As second sequels to moderately popular horror films go, “Vampires: The Turning”, the second addition to John Carpenter’s 1998 original starring James Woods, isn’t so bad that fans of the series should shun it. Then again, it’s not entirely good, so maybe shunning it, while perhaps a bit too harsh, might be worthy of an argument or two. “The Turning’s” biggest star is Patrick Bauchau, a character actor whose biggest claim to fame is the cancelled TV series “The Pretender”, which should immediately tell you something about this sequel’s pedigree. It is not, to put it lightly, anything of remote importance.
Having said that, if you are a fan of genre films, and a fan of vampire movies in general, then “The Turning” is not an entirely bad way to lose 80-odd minutes. The short running time certainly helps to hide the film’s many deficiencies, although this, again, is debatable. This time around the hero is Colin Egglesfield, playing an American chap name Connor who, on a trip to Thailand, loses his girlfriend to a band of motorcycle-riding vampires. As luck would have it, Connor gets some help from a group of good vampires led by the halberd-wielding Kiko (Roger Yuan) and the too-hot-for-vampirism Sang (Stephanie Chao), who has been waiting 800 years to put the head of the motorcycle vampires out of his, and her, misery.
Not surprisingly, “The Turning” has more than its share of schlock moments courtesy of a pedestrian script by writers Farmer and Hurst. There is mild relation to the previous two films in the series, mostly in the general recognition of vampires by the film’s populace as well as some familiar vampire slaying techniques. As was the case with “Vampires” and the first sequel “Los Muertos” (which starred Jon “shot through the heart” Bon Jovi as a vampire slayer), everyone seems to know that vampires exist (if not admitted out loud), and when Connor is told by vampire slayer/profiteer Raines (Bauchau) that his girlfriend is vampire chow, Connor offers little resistance to the concept.
“The Turning” does have some nice action utilizing (appropriately enough) Muay Thai fighting in the first half. Leading man Colin Egglesfield proves to be adept at the martial arts, and more than holds his own in his brief skirmishes with the high-kicking, motorcycle-riding vampires. (Amusingly, despite being a vampire motorcycle gang, the vampires are not exactly the best motorcycle riders around. In fact, their lack of skill with a motorcycle is constantly one of the film’s more unintentional funny gags.)
Later, Connor gets souped up vampire powers (well, bad contact lens and the ability to leap a few short distances using very bad wireworks, anyway) when he agrees for Sang to turn him into a vampire in order to more properly match his enemies. This is actually a unconvincing plot point, as it seemed Connor was holding his own amazingly well against the vampires even when he was just a lowly mortal. Oh well. Chalk it up as Plot Contrivance #52 and let’s move on.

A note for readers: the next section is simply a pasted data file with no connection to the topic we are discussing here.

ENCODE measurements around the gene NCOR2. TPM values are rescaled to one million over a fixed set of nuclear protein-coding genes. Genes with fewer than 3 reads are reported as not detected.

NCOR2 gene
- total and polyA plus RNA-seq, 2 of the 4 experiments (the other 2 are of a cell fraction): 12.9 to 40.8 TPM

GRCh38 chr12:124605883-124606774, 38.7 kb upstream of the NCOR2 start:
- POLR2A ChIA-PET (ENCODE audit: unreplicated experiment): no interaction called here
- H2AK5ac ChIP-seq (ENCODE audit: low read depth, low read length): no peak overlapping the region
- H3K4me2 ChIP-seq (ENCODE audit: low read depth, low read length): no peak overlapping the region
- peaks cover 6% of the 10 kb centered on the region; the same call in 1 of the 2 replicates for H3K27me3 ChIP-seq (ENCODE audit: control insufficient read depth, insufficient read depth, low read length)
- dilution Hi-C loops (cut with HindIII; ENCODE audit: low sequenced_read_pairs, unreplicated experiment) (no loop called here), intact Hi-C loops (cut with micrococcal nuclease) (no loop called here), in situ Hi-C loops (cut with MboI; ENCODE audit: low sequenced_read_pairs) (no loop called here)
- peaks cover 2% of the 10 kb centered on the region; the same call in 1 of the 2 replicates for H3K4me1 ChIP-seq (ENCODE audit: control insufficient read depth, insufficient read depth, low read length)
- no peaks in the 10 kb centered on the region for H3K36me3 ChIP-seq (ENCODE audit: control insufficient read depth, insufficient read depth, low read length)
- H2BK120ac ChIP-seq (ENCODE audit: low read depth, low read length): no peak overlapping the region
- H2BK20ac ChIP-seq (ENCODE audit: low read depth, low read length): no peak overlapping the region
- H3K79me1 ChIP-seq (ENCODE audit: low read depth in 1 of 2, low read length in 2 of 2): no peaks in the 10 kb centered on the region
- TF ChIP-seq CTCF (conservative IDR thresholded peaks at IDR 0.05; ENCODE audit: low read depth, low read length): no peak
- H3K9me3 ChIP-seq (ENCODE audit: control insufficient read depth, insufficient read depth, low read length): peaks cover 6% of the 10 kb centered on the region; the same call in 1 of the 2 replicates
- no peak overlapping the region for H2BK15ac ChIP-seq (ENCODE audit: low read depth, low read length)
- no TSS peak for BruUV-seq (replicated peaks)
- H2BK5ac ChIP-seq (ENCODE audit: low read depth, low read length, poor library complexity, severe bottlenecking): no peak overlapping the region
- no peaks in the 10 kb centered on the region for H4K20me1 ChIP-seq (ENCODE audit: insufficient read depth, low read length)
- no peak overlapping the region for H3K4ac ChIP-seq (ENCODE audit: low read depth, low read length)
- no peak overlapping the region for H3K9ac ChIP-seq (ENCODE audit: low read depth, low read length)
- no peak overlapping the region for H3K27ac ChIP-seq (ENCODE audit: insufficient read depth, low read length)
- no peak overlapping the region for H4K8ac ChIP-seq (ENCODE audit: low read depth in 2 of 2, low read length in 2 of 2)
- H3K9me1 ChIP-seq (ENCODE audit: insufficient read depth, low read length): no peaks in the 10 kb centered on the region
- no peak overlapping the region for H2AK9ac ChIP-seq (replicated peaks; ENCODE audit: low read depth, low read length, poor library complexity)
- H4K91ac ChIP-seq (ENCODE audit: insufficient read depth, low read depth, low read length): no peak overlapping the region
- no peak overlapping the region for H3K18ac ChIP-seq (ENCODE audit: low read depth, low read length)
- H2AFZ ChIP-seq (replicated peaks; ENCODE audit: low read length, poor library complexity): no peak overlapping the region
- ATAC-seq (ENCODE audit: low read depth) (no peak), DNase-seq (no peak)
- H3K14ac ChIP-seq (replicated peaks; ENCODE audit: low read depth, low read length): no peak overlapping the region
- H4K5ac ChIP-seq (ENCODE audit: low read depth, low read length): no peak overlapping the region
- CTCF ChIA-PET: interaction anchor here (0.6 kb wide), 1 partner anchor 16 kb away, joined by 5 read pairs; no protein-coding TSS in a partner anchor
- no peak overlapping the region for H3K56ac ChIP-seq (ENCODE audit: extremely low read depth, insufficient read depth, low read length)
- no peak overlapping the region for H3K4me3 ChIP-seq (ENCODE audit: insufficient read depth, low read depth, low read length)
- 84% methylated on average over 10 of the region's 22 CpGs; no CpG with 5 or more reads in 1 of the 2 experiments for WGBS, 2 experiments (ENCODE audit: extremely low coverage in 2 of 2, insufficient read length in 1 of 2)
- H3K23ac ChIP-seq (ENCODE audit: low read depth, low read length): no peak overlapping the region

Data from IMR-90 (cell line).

Although he proves to be physically right for the role, Egglesfield won’t wow anyone with his acting. Not that it’s all the young man’s fault, as the script is so disinterested in being good that the presence of great acting by anyone in the cast would just muddle things up. As the halberd-wielding vampire, Roger Yuan has so little to do you wonder why his character is featured so prominently to begin with. The same for Patrick Bauchau and his vampire slayers, the former showing up three times throughout the movie, probably as a poor attempt to convince the audience that Bauchau deserved his position at the top of the marquee.
A potential saving grace is co-star (and judging by the last name, Chinese) Stephanie Chao, who is a better sexy vampire than she is a Thai, which she is terrible at, if her incredibly bad Thai (learned through phonetics, no doubt) is any indication. Not that her ability (or lack thereof) to speak the Thai language is worth getting angry about, as Chao is probably the most engaging (from a visually standpoint) character in the bunch. Which leads me to this observation: Chao’s one sex scene in the film, when she voluntarily engages in hot vampire sex with mortal Connor, is so screwed up by editing as to be outrageous. Really, guys, this is the one scene that could save your entire movie, and you screw it up to within an inch of its life? For shame, for shame.
The original “Vampires” did not exactly set the world on fire, so the persistence of a series based upon its world may be a bit perplexing to non-vampire movie lovers. Then again, for those of us who can’t get enough of this particular niche, “The Turning” is a decent enough entry. Could it have been better? Oh yes, that goes without saying with most films shot for a moderate budget, as “The Turning” obviously was. Aside from a lackluster script, some hilariously bad wireworks, and perhaps the dullest motorcycle chase to ever be put to film, “Vampires: The Turning” is exactly 80 minutes worth of momentary distraction.
Marty Weiss (director) / D.B. Farmer, Andy Hurst (screenplay)
CAST: Patrick Bauchau …. Raines
Nophand Boonyai …. Suwan
Stephanie Chao …. Sang
Colin Egglesfield …. Connor
Meredith Monroe …. Amanda
Roger Yuan …. Kiko